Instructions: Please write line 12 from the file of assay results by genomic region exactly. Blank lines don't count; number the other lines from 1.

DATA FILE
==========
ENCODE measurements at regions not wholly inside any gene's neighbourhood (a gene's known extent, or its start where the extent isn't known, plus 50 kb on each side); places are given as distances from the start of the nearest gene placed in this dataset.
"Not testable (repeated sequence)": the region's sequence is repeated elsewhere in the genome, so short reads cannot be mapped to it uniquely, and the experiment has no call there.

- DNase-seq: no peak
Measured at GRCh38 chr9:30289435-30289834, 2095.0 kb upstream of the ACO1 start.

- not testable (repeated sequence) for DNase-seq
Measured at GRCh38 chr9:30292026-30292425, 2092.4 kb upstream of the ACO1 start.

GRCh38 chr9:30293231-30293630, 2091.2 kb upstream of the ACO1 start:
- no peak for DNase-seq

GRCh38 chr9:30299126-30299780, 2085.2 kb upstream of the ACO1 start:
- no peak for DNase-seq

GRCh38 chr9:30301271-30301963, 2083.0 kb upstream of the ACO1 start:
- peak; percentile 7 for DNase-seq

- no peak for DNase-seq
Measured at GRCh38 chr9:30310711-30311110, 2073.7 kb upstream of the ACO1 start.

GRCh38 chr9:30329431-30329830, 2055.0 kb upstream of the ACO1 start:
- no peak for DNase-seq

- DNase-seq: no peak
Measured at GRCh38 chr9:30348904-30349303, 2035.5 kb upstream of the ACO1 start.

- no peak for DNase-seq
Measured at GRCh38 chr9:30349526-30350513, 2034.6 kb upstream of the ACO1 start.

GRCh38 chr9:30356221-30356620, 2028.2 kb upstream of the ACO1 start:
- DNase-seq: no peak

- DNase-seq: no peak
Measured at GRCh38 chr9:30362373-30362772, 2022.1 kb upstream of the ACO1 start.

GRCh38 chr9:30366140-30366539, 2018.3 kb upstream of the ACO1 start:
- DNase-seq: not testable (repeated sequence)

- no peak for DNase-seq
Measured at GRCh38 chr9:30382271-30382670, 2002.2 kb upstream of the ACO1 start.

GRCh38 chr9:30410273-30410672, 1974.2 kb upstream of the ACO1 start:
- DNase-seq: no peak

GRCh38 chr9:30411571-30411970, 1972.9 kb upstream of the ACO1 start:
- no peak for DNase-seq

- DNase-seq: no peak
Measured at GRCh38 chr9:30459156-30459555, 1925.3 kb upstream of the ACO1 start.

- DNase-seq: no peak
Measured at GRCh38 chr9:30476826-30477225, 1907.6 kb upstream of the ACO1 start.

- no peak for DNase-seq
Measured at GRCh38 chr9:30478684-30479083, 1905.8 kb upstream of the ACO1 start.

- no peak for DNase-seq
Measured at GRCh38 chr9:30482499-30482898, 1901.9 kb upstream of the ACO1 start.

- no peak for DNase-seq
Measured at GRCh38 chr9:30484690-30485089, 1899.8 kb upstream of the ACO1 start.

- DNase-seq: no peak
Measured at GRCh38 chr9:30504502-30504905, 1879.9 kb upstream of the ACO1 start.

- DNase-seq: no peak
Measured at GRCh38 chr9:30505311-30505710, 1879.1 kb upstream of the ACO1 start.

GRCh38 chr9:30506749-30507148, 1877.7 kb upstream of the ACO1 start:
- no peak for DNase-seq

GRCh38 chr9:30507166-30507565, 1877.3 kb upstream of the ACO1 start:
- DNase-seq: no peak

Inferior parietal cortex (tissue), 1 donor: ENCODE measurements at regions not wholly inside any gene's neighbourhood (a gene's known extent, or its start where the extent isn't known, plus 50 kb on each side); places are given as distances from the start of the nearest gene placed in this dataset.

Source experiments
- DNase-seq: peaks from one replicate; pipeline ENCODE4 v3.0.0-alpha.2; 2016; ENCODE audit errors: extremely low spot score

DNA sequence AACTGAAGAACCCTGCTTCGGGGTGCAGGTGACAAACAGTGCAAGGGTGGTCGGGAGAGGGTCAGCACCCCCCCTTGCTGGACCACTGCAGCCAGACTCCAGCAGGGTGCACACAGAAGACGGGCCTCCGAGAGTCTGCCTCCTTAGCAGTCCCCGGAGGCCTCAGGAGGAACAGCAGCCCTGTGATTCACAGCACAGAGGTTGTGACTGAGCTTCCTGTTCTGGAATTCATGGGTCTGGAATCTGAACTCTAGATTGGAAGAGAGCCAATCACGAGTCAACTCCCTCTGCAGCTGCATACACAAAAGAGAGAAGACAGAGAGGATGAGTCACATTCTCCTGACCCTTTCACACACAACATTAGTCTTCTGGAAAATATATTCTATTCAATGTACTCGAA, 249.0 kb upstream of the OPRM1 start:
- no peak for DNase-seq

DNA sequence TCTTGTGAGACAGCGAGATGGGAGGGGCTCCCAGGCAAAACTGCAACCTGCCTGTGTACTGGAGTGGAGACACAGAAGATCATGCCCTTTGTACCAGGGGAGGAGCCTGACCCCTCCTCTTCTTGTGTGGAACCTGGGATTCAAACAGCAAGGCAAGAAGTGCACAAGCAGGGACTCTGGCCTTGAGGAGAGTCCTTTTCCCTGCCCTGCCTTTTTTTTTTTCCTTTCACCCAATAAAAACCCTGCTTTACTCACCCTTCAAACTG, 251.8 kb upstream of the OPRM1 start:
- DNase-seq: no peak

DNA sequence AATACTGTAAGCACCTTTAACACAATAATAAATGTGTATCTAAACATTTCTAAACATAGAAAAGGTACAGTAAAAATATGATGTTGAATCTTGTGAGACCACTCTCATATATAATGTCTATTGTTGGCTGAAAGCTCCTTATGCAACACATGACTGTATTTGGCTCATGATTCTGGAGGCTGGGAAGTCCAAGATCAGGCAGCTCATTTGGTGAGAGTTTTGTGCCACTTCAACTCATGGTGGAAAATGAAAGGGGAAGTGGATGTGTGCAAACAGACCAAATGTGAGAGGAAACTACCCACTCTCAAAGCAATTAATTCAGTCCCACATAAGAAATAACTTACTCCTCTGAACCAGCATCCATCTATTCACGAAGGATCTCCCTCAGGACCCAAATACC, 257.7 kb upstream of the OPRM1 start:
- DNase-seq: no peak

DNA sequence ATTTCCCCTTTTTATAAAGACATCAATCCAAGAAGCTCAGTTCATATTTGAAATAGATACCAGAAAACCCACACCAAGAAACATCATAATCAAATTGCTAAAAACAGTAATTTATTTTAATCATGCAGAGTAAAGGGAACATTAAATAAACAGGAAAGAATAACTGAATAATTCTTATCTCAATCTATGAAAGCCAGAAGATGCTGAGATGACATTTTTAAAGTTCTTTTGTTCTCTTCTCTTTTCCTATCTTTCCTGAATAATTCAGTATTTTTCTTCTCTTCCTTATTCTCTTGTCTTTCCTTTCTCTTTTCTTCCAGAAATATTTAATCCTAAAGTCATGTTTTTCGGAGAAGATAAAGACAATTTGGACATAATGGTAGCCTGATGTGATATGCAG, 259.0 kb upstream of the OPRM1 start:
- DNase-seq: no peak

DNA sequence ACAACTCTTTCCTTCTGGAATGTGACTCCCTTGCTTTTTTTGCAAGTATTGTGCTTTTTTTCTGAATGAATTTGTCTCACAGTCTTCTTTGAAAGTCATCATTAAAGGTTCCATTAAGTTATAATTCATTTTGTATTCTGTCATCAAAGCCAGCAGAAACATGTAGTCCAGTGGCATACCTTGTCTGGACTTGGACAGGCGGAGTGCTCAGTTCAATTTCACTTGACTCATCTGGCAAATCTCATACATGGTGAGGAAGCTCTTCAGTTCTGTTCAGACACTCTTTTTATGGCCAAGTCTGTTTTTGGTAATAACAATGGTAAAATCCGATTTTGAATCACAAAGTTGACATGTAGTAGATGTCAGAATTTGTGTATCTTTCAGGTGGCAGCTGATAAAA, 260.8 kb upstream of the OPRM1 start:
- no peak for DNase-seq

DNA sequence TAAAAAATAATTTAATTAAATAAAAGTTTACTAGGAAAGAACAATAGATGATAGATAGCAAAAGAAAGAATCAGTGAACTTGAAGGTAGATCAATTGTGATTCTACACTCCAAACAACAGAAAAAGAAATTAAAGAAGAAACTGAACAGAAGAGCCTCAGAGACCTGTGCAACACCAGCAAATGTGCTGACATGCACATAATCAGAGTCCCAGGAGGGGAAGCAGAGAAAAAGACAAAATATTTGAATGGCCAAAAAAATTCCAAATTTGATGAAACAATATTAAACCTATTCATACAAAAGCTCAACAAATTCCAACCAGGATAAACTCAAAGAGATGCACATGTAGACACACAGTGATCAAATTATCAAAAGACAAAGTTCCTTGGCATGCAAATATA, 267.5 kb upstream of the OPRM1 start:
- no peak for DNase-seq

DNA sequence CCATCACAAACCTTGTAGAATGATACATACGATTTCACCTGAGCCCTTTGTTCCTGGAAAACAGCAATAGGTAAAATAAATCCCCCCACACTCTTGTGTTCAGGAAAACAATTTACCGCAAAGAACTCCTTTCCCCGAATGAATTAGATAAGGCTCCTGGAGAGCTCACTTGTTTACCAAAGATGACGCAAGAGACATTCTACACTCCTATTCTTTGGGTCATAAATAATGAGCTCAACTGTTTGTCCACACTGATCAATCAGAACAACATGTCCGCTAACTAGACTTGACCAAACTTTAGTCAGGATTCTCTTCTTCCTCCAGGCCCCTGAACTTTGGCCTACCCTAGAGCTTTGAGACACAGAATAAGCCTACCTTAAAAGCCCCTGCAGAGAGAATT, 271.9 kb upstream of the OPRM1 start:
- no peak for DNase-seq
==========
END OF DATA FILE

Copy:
- peak; percentile 7 for DNase-seq